Last November I wrote a widely circulated essay pointing out that five extraction projects (coal and oil) in North America, if approved, would lock us in with burning fossil fuels for the next 100 years and devastate the entire planet. I urged action to stop these extreme energy projects as a highest priority of the climate change movement. In 2008, Tim DeChristopher had understood the importance of stopping “new” oil and gas lease sales as a way to fight climate change. So far, we have no intention to move away from burning fossil fuels. Tim realized that and took action to do something to reverse course with a spontaneous, passionate and courageous act.

Poet William Butler Yeats wrote in “The Second Coming”:

The best lack all conviction, while the worst
Are full of passionate intensity.

Let us salute Tim DeChristopher as one of the worst of the worst whose “passionate intensity” is exactly what we need right now for climate change activism.

From recent protests in the Middle East and North Africa, now across the US, we’re learning that, only when our survival or dignity is so severely degraded that we protest with all our conviction. To put it crudely, only when shit hits the fan and dirties the room, we act to clean it up. Take for example, BP’s criminal oil–and–methane spill in the Gulf of Mexico—pundits have said so much after the spill, so many articles and books have come out, and more will be coming out soon, but those who shouted before the act to stop such extreme drilling—do you know who they are? I don’t. Tim DeChristopher recognized “before” any damage is made to the public lands he cares about deeply. So he acted. You see, with climate change, shit has already hit many fans across the planet and dirtied badly, but we haven’t acted on it yet.

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After India’s most famous political prisoner, physician and human rights activist Dr. Binyak Sen was convicted on December 24, 2010 with lifetime imprisonment with sedition charges, there have been protests across the world, from Boston to Bhopal. There are more protests and rallies being planned right now to demand his release.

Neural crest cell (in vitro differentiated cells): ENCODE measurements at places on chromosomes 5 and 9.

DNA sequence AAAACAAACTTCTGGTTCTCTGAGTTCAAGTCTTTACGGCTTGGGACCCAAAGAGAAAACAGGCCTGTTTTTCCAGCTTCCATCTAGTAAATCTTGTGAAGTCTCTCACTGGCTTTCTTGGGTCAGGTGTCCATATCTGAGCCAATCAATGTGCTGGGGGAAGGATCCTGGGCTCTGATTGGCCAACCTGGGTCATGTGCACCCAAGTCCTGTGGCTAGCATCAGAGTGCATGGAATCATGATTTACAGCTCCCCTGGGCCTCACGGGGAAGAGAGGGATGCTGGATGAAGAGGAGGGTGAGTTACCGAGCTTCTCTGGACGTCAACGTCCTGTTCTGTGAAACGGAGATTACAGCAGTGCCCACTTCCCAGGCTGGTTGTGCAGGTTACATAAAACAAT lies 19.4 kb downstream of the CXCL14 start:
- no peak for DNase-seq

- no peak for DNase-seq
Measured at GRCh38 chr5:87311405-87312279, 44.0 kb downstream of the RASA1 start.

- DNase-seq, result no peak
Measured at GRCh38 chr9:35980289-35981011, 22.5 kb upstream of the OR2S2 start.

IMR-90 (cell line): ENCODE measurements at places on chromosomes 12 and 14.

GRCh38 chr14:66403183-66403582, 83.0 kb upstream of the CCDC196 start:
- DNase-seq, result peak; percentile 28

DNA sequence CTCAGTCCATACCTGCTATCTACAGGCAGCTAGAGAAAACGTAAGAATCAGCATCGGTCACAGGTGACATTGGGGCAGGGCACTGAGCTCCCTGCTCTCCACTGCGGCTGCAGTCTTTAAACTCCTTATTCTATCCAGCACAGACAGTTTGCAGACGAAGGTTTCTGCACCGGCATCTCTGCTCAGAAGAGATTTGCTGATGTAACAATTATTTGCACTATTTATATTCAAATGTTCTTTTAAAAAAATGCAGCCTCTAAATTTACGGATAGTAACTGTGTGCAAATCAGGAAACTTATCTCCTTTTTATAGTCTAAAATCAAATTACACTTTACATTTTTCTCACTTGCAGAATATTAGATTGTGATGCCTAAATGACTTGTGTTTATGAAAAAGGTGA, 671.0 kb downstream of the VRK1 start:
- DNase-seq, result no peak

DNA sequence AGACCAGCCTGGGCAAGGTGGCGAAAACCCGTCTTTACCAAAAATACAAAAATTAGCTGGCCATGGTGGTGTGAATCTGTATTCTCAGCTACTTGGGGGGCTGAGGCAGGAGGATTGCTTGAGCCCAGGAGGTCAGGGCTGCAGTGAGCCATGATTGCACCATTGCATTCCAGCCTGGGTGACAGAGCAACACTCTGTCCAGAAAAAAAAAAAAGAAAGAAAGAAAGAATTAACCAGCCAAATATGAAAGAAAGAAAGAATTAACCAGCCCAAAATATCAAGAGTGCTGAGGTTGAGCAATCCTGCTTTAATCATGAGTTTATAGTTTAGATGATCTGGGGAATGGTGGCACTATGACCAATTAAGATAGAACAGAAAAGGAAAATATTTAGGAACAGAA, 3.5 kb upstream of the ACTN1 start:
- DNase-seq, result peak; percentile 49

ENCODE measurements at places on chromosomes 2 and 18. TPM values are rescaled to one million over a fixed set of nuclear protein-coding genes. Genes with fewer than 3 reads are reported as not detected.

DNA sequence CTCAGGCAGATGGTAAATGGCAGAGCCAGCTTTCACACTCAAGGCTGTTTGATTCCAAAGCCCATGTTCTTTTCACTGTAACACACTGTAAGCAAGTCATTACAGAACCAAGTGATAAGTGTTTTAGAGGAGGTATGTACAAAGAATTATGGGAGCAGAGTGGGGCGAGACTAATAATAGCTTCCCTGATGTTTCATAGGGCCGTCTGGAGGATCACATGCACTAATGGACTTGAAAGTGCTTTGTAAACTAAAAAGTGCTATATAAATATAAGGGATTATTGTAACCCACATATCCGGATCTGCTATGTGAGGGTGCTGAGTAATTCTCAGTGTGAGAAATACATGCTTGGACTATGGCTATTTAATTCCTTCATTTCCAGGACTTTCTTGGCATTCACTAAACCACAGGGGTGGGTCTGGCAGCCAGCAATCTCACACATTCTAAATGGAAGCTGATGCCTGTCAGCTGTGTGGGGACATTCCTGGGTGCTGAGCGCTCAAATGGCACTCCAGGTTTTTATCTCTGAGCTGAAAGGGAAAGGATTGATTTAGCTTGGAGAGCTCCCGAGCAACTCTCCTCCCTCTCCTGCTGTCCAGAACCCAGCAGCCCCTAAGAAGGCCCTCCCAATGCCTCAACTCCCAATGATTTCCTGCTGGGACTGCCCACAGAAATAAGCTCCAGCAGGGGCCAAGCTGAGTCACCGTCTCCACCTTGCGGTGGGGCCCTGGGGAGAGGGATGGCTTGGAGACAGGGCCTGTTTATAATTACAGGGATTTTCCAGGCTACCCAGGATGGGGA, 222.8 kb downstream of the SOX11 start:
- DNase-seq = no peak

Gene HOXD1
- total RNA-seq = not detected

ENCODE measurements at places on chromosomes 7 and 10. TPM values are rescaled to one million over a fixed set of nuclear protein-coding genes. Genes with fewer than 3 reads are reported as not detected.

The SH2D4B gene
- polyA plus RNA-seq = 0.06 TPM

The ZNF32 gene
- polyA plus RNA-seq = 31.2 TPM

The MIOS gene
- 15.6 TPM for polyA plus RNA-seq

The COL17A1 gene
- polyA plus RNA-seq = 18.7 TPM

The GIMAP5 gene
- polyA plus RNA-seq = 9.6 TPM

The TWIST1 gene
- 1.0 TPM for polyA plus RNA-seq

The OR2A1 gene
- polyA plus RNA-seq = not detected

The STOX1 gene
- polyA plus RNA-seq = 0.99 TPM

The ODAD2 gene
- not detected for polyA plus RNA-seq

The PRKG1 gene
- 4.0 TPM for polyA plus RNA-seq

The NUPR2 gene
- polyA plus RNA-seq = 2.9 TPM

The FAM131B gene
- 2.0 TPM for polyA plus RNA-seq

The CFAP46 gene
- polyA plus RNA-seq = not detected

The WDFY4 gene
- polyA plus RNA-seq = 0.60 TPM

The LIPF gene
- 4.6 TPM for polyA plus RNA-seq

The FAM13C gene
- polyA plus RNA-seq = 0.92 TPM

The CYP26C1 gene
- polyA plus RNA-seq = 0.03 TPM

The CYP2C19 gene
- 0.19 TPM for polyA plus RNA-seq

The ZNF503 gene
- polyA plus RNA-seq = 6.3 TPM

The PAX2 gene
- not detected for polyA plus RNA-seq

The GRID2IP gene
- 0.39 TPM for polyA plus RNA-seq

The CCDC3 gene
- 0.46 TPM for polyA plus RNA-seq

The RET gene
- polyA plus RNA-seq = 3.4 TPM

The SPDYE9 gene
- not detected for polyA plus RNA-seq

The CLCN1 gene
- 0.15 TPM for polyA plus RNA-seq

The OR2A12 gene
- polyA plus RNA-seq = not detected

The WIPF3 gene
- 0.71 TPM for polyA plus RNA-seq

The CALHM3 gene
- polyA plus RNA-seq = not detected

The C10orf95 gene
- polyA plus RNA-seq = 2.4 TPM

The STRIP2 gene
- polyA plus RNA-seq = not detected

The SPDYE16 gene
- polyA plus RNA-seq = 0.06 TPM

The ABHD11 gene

What protests are we—environmental organizations, universities and communities across North America—are asking for, to demand that Tim DeChristopher’s charges be removed immediately?

The GOP lawmakers are hellbent on proving right now that Albert Einstein never really understood physics. My mistake, they’re hellbent on proving right now that world’s scientific body really doesn’t understand climate science. Congressman Jay Inslee (D–Washington) said on Tuesday, “if Copernicus, Galileo, Newton, and Einstein were testifying, Republicans would still not accept the science until Antarctica had melted.” I think Inslee is being polite, after Antarctica melts away completely, the GOP lawmakers will go there for fishing during summer recess, than accept climate science.

What protests are we—environmental organizations, universities and communities across North America—are asking for, to challenge the GOP’s full–frontal assault on climate science?

Tim DeChristopher’s courageous act should be considered a historic moment to mobilize action on climate change across North America—but so far, we’re blowing this moment, too. Only when we see that young people, Tim DeChristopher’s generation, beyond Salt Lake City, and across America, are protesting to remove all charges against him, then only we can comfortably talk about the “power of nonviolent civil disobedience,” but until then let us not say “Adios, Tim.”

Subhankar Banerjee is founder of He is an Indian born American photographer, writer and activist. Over the past decade he has been a leading international voice on issues of arctic conservation, indigenous human rights, and global warming, and over the past five years he has also been focusing on forest deaths from global warming. He received many awards, including Lannan Foundation Cultural Freedom Fellowship. Subhankar is currently editing an anthology titled, “Arctic Voices“ (New York: Seven Stories Press, 2012) and has been appointed Director’s Visitor at the Institute for Advanced Study at Princeton for fall term 2011.